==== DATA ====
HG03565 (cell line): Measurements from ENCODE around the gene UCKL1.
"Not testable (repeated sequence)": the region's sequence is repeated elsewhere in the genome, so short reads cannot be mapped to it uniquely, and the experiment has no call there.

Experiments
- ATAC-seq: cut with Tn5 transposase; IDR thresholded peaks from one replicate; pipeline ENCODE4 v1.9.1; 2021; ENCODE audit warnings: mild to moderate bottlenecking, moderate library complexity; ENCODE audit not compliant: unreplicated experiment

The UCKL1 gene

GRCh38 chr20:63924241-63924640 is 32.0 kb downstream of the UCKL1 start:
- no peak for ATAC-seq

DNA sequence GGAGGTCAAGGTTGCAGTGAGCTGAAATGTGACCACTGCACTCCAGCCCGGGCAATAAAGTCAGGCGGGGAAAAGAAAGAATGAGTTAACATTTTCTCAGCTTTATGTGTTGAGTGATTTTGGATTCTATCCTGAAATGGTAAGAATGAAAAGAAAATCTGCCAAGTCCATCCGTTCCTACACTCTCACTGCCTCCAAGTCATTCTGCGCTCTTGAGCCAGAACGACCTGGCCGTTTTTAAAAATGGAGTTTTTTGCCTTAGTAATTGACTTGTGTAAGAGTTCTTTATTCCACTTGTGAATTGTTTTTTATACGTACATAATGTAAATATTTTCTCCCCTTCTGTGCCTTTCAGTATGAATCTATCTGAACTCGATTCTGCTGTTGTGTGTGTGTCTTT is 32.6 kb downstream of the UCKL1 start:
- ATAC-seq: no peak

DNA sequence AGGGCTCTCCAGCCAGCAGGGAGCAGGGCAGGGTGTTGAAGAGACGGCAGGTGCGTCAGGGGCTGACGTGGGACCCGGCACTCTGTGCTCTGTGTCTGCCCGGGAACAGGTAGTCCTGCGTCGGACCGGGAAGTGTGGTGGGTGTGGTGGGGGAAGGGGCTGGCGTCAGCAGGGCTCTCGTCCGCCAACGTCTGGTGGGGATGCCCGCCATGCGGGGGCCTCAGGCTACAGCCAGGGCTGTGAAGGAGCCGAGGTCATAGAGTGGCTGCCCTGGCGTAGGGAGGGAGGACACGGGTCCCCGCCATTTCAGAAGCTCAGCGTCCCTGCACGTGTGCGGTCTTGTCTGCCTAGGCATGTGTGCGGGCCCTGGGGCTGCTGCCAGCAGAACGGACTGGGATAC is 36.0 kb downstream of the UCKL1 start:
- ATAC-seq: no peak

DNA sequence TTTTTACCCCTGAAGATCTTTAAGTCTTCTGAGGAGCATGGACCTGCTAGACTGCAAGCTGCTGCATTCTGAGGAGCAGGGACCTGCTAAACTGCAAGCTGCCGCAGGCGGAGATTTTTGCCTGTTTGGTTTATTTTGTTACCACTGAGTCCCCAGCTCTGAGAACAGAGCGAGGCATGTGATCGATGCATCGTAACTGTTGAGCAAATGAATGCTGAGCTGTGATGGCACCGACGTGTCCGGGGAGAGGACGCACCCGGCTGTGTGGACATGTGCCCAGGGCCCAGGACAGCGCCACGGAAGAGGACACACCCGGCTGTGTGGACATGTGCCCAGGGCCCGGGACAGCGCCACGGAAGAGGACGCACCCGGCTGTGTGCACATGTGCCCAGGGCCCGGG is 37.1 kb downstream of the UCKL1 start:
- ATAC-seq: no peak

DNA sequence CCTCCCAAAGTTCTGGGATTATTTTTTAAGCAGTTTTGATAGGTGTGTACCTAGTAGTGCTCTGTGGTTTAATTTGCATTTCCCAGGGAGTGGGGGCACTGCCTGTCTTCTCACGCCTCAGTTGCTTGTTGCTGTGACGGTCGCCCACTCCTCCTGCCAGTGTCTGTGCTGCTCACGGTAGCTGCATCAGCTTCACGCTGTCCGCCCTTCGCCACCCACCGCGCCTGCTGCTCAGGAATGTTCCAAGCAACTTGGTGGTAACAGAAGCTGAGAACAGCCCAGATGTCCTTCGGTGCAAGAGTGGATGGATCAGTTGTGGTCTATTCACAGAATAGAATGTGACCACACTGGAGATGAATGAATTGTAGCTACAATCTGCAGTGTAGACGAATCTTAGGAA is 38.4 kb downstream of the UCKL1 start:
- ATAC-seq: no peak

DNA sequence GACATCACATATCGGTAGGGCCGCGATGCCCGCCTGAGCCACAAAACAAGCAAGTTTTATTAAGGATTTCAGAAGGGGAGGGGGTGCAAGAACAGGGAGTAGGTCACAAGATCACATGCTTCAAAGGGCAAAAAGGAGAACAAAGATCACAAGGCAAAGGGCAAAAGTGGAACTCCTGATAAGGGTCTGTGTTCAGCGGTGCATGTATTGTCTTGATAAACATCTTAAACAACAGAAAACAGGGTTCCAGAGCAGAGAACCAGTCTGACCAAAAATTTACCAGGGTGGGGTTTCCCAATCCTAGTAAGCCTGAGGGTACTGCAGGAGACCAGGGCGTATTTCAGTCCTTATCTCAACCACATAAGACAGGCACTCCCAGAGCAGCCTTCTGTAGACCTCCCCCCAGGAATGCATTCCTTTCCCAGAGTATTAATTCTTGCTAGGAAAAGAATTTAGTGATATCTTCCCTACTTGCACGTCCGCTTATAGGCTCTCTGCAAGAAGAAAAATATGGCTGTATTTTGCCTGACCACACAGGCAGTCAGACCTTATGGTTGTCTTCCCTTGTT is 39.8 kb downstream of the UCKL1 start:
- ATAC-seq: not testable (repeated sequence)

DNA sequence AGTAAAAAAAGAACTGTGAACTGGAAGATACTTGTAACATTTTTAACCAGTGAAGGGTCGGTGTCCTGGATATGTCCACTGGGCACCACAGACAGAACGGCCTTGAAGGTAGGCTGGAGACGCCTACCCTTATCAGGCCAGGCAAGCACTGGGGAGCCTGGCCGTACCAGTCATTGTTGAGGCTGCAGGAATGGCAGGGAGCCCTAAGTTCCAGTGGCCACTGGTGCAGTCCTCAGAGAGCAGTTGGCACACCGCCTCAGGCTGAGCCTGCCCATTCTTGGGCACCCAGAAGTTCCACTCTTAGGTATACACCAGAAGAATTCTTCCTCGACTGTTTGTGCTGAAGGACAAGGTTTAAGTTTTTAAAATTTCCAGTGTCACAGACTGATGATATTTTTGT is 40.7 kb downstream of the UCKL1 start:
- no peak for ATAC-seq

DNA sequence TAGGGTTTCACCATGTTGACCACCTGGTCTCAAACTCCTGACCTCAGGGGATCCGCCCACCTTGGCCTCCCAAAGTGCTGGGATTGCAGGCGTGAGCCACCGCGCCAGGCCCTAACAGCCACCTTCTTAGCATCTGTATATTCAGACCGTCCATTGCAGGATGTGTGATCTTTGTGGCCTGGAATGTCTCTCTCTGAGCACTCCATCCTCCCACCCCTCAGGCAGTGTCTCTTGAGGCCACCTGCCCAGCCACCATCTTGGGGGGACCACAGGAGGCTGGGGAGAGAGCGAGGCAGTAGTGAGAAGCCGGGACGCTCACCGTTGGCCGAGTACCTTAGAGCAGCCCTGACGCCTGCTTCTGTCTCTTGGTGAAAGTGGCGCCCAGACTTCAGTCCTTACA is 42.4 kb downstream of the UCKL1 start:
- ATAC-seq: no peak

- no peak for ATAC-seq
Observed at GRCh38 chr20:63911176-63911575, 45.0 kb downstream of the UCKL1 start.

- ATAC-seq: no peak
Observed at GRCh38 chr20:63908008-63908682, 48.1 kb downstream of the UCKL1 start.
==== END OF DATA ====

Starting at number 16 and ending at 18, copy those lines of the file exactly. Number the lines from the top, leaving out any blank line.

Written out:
DNA sequence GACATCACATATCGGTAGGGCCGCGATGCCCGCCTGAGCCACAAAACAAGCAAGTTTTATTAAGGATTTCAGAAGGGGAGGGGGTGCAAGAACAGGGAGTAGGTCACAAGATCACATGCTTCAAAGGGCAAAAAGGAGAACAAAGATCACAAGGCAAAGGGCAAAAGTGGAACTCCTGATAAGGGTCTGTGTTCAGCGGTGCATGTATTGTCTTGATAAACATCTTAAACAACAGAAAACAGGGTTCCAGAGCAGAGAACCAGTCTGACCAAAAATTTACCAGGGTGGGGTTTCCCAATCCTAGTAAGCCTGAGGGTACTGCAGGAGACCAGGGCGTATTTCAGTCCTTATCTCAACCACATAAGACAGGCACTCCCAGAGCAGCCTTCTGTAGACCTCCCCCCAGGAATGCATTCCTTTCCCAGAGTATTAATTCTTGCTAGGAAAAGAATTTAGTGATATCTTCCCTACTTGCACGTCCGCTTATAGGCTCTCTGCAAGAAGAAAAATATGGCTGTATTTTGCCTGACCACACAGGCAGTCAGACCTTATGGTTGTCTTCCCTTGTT is 39.8 kb downstream of the UCKL1 start:
- ATAC-seq: not testable (repeated sequence)

DNA sequence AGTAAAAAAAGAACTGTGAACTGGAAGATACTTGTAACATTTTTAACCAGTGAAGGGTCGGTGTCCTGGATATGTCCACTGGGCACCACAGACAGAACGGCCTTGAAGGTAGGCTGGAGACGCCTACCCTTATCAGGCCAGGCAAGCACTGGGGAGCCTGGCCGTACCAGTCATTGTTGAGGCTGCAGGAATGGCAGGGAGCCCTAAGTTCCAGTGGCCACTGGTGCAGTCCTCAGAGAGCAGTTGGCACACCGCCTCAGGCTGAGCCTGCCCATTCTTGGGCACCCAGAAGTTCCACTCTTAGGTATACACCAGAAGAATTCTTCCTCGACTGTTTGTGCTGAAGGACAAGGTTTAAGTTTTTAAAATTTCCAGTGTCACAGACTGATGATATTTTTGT is 40.7 kb downstream of the UCKL1 start: